From my experience, there is always a place for humor is a classroom. Students love a good sense of humor and it often endears them to their teachers. It can also be a powerful tool in terms of learning and motivation. However, the effectiveness of humor in the classroom setting appears to be related to the type of humor that is used and how it is used.
Positive, non-aggressive humor, as in a well-timed pun, science joke, funny video, meme or spontaneous fit of silly acting can aid in learning and re-call. On the other hand, negative and aggressive humor, such as impersonations, stereotypical jokes, and snide comments regarding a student’s classroom performance or academic trajectory can have a less than desirable effect. The latter is often done to establish power boundaries, or perhaps to jolt a student into action. However, it is more likely to jolt a student into feelings of embarrassment and the subsequent disengagement.
Don’t worry. I’ve done it before. Sometimes we get carried away and things come out by accident. I distinctly remember a time when I said something to a student that resulted in a wave of snickers across my class. At first, I thought I was pretty funny too. But once I realized that it could have, in fact, upset the student in question, I spent considerable time awkwardly trying to undo the damage. Thankfully, he was a rambunctious and happy-go-lucky kid by nature. Sometimes you won’t be so lucky. And there will be tears…
In matters of policy
Politicians place a huge value on having a sense of humor, especially in countries such as the UK and Australia. If they are seen engaged in humorous dialogue, or having a whale of a time in activities perceived to be “normal”, they feel they can counter common perceptions of elitism and win over the hearts of the public.
And so, it’s no longer a novelty to see politicians standing around with pints of beer, having a laugh with their buddies, dressed in funny outfits, being spontaneous. I’ll never forget when the former Prime Minister of Australia thought it would be a good idea to bowl a cricket ball in front of a crowd of curious spectators and media personnel, only to bowl it off target and straight into the ground. Or President Obama’s off-target ceremonial first pitch to open the 2010 Major League Baseball season at Nationals Park—hard to forget!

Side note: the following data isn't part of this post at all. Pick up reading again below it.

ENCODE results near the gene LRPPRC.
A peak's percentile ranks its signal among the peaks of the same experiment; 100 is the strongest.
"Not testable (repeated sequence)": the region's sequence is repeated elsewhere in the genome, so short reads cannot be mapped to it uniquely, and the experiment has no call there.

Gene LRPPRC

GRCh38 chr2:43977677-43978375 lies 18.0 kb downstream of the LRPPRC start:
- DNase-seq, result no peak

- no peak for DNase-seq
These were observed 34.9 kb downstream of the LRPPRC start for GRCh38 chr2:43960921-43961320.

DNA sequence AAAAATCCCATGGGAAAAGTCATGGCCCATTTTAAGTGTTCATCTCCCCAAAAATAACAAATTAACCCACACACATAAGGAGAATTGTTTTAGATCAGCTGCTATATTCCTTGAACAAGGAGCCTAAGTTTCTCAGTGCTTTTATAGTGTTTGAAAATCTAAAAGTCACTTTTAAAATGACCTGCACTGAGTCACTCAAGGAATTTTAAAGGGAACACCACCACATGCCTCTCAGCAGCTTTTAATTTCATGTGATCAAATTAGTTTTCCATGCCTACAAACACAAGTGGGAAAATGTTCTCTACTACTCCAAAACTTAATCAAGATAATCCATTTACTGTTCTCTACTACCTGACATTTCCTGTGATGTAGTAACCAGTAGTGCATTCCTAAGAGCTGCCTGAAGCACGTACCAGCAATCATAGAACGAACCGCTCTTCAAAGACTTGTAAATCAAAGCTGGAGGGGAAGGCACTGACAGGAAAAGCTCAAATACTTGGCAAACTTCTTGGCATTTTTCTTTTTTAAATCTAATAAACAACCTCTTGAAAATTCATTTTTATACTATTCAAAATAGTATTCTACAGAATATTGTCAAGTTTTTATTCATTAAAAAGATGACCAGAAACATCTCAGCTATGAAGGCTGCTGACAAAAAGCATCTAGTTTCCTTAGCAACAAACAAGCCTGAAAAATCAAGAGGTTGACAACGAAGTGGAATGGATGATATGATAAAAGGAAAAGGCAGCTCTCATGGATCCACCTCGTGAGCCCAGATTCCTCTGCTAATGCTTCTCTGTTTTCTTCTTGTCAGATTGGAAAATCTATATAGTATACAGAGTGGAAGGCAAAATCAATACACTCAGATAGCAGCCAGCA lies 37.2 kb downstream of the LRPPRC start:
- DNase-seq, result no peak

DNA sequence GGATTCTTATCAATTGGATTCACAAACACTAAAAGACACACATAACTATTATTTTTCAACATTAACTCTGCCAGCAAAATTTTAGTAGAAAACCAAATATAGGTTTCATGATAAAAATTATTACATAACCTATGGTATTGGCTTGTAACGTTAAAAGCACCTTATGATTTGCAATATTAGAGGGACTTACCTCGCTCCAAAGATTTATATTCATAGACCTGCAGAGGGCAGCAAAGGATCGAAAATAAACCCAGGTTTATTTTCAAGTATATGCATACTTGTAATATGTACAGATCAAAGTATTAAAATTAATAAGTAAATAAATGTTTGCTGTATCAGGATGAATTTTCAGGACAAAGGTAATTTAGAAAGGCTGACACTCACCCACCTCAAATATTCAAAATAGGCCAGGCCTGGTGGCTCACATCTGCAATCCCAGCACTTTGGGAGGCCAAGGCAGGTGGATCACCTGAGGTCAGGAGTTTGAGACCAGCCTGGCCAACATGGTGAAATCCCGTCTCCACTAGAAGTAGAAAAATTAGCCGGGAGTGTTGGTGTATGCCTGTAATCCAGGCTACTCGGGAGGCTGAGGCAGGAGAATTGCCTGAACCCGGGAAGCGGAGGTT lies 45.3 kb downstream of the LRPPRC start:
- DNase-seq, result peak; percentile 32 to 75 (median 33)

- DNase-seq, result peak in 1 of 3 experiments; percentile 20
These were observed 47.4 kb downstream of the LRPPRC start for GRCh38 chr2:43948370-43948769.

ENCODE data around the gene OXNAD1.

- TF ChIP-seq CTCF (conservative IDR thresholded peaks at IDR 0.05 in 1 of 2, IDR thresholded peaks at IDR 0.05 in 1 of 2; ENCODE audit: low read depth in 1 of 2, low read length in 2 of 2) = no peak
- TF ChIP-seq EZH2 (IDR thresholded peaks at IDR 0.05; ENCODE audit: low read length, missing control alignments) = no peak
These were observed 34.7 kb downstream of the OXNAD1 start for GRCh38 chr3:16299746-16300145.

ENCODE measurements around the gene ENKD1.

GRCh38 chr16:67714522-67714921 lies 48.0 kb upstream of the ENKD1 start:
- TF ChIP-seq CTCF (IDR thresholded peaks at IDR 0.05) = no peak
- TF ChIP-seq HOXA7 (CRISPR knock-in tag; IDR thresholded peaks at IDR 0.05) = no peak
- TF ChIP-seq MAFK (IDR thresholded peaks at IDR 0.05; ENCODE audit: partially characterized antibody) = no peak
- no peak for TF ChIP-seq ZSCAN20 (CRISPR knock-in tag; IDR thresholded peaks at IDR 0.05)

Although amusing, these scenarios highlight another potential consequence of the misuse of comedy in the communication of policy to the public. Along with the dignity and good reputation of the politician in question, the robust discussions between stakeholders and the public that policy making merits, can go straight out the window with wings. The effect on policy discussions is much like that described earlier— it can dilute their importance and lead to disinterest and disengagement.
Use of Humor in Science Communication – The Take Away Message
Don’t get me wrong, I am a strong advocate for humor in science communication. I have always used it in my teaching. However, like adding salt to a dish, balance is required, and how much you use depends on the “dish” itself.
My words of advice? Use humor in line with the material at hand and remember who you are talking to. Be careful not to trivialize an otherwise critical issue or inspiring story with excessive humor. If you do use humor, focus on things that are universally funny. Be witty, but not condescending. Do not be overly casual and especially avoid stereotypical jokes.
How much humor is too much? Like eating an overly salty dish, it’s when it ceases to be pleasurable to ingest. If you can read your audience, you’ll know when that happens.
Edited by Jason Organ, PhD, Indiana University School of Medicine.